Editor's note: This story has been updated throughout.
Wisconsin Gov. Scott Walker on Tuesday endorsed Ted Cruz for president, lending his support to a former Republican presidential rival a week before his state's primary.
In an interview on Milwaukee radio, Walker said Cruz is the "best positioned by far" to both win the Republican nomination and then the general election.
"He has shown he's not afraid to take on the big government special interests, even when they're in our own party," Walker said, alluding to his own high-profile battle with public employee unions in the Badger State.
Walker described his endorsement of Cruz as an "easy call," suggesting it was not offered solely as a way to stop front-runner Donald Trump. The governor said he plans to campaign with Cruz "at a number of stops" leading up to the primary.
"I'm all in," Walker said. "This is not a default."
Walker had strongly suggested in recent days that he could get behind Cruz as the GOP's best hope of beating Trump. Walker's endorsement of Cruz is a blow to Ohio Gov. John Kasich, the only other Republican candidate left in the race and a friend of the Wisconsin governor.
Walker did not mention Trump by name Tuesday but said he "wanted to make sure I was supporting someone, I wasn't against something or against someone." He also suggested that Cruz was running a more civil campaign than Trump, a better fit for a Midwestern state like Wisconsin.
Cruz has been stumping across the Badger State praising Walker as an inspiration to many Republicans for his showdown with unions in 2011. "What we need in Washington is more of that same courageous fight for principle that Scott Walker demonstrated here in Wisconsin," Cruz told reporters Monday in Rothschild, Wisconsin.
Cruz repeated that praise as he accepted Walker's endorsement during a rally Tuesday morning in Brookfield, Wisconsin. Introducing Cruz, rival-turned-supporter Carly Fiorina called Walker's support a "demonstration" of the GOP coming together in opposition to Trump.
"It's the latest development in Republicans continuing to unify behind our campaign," Cruz told reporters Tuesday afternoon in Milwaukee.
Walker is the fourth former opponent of Cruz in the presidential race to endorse the Texas senator, behind former Texas Gov. Rick Perry, Fiorina and former Florida Gov. Jeb Bush. U.S. Sen. Lindsey Graham of South Carolina has also expressed support for Cruz. Walker is the fifth governor to back Cruz, following a nod from Utah Gov. Gary Herbert a day before that state's caucuses a week ago.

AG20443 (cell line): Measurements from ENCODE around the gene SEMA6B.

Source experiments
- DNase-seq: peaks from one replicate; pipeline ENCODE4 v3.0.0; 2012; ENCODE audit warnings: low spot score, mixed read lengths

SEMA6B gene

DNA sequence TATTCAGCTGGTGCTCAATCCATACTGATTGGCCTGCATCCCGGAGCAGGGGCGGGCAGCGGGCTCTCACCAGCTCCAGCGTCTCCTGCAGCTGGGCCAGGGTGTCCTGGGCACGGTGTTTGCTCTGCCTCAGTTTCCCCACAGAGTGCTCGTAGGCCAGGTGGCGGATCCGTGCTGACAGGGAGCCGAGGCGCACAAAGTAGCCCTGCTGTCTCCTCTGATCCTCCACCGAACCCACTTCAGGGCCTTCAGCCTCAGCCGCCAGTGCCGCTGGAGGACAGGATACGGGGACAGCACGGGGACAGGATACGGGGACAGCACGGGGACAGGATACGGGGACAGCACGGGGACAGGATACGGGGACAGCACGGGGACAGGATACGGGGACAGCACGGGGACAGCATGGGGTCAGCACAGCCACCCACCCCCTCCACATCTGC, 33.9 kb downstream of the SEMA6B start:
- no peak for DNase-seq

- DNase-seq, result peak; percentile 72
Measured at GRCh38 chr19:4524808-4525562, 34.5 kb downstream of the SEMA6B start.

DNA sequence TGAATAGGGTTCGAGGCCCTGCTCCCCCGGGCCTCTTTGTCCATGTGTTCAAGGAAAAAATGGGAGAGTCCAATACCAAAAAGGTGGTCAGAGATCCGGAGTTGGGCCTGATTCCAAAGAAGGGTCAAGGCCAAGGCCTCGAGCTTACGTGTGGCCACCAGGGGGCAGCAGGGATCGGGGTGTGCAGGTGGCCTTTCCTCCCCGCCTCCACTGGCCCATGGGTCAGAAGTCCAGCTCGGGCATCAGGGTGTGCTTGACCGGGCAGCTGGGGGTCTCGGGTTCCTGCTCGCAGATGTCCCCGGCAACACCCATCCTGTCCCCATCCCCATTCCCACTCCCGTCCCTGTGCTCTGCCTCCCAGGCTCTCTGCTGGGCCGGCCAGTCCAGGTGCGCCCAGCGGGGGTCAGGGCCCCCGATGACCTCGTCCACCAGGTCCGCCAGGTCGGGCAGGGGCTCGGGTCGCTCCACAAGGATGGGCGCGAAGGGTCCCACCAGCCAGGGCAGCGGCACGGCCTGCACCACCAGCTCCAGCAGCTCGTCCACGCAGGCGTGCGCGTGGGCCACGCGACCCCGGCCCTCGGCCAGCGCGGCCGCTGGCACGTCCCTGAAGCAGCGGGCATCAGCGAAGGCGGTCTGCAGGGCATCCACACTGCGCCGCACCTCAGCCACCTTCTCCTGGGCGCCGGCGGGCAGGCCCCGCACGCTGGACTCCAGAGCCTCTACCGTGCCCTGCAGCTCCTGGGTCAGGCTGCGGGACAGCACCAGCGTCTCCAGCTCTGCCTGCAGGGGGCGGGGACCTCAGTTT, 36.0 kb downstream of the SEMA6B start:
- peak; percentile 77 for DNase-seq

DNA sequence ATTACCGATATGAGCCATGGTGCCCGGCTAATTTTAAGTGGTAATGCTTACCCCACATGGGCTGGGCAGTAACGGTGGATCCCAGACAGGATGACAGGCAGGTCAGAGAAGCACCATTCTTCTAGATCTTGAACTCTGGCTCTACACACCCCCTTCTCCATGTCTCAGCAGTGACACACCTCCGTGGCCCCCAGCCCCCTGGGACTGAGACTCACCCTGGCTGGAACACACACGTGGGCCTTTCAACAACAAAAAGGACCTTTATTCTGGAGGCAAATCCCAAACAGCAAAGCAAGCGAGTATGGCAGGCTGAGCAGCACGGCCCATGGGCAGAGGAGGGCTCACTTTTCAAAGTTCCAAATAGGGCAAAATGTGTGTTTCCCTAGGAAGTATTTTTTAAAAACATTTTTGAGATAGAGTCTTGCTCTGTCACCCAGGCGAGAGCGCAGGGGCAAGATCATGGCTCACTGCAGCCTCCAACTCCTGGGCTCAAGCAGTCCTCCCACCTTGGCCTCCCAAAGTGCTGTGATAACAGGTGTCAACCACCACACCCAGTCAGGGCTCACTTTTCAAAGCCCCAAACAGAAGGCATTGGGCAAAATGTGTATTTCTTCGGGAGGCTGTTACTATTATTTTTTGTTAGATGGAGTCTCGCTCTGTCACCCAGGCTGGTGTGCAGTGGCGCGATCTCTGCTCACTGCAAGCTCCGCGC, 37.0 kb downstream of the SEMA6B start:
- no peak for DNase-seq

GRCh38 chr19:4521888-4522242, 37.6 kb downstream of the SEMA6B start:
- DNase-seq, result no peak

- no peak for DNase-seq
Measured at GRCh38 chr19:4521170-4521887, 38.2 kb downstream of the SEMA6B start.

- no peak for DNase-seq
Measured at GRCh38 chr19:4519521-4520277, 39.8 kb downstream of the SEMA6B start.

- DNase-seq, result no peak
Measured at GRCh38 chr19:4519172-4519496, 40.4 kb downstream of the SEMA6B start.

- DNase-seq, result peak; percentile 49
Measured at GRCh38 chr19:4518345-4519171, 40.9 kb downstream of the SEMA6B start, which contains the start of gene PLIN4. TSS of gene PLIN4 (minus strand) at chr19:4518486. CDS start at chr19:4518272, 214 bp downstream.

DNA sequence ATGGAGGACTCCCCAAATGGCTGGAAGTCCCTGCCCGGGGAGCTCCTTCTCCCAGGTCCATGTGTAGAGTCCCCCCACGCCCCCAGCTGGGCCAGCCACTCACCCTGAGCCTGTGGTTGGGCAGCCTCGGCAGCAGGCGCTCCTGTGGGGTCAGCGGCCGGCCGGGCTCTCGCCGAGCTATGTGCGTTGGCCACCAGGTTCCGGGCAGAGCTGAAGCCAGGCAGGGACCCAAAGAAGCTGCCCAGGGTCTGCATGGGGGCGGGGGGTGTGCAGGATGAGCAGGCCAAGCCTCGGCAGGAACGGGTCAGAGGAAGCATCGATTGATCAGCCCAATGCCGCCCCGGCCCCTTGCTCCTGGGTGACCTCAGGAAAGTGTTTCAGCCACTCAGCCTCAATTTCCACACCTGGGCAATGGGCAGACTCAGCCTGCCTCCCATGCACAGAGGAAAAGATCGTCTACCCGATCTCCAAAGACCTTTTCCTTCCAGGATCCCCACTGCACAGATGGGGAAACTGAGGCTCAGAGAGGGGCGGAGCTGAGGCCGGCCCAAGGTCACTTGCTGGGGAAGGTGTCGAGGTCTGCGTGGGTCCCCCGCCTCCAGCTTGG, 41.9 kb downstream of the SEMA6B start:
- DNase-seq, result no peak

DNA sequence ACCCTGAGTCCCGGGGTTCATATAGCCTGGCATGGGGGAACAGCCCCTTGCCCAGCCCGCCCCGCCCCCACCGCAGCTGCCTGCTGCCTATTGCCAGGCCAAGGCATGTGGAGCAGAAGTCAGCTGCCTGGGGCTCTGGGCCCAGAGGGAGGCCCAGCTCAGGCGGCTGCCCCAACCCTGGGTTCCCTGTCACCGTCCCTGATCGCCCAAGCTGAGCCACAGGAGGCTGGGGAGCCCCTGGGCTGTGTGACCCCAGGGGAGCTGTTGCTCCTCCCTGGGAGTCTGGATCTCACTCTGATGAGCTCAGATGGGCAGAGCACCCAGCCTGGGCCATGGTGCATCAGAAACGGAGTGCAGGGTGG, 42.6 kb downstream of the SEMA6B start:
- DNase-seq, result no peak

Walker dropped out of the race in September after a monthslong reign as the frontrunner in Iowa, whose first-in-the-nation caucuses Cruz went on to win. As he bowed out, Walker called on fellow Republicans to find a "positive, conservative alternative" to Trump.
Cruz is largely playing that role in the lead-up to the April 5 primary in Wisconsin, where the two most recent polls showed him with single-digit leads over Trump. He has spent much of the past seven days in the state, getting a head start on building support there with Trump taking a break from the campaign trail.
If Cruz wins Wisconsin, Walker said, it would put him "firmly on the path" to winning the 1,237 delegates needed to secure the GOP nomination. The governor has previously raised the possibility of the GOP nominating "someone who's not currently running" at an open convention.
The billionaire is set to return to the hustings for a rally Tuesday afternoon in Janesville, Wisconsin. Trump was already managing expectations after word got out Monday afternoon that Walker was about to announce an endorsement in the presidential race.
"After the way I beat Gov. Scott Walker (and Jeb, Rand, Marco and all others) in the Presidential Primaries, no way he would ever endorse me!" Trump tweeted.
In the interview on Milwaukee radio, Walker largely avoided mentioning Trump, only rebuking him for negative comments he has made about the Wisconsin economy. Trump has stood by the criticism and went further before Walker's endorsement Tuesday morning, telling a Wisconsin radio host things have not been "running smoothly" under the governor.